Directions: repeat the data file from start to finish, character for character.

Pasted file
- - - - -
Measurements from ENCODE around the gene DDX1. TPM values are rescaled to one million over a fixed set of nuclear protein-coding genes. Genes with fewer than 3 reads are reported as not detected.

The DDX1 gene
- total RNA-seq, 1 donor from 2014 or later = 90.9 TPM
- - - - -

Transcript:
Measurements from ENCODE around the gene DDX1. TPM values are rescaled to one million over a fixed set of nuclear protein-coding genes. Genes with fewer than 3 reads are reported as not detected.

The DDX1 gene
- total RNA-seq, 1 donor from 2014 or later = 90.9 TPM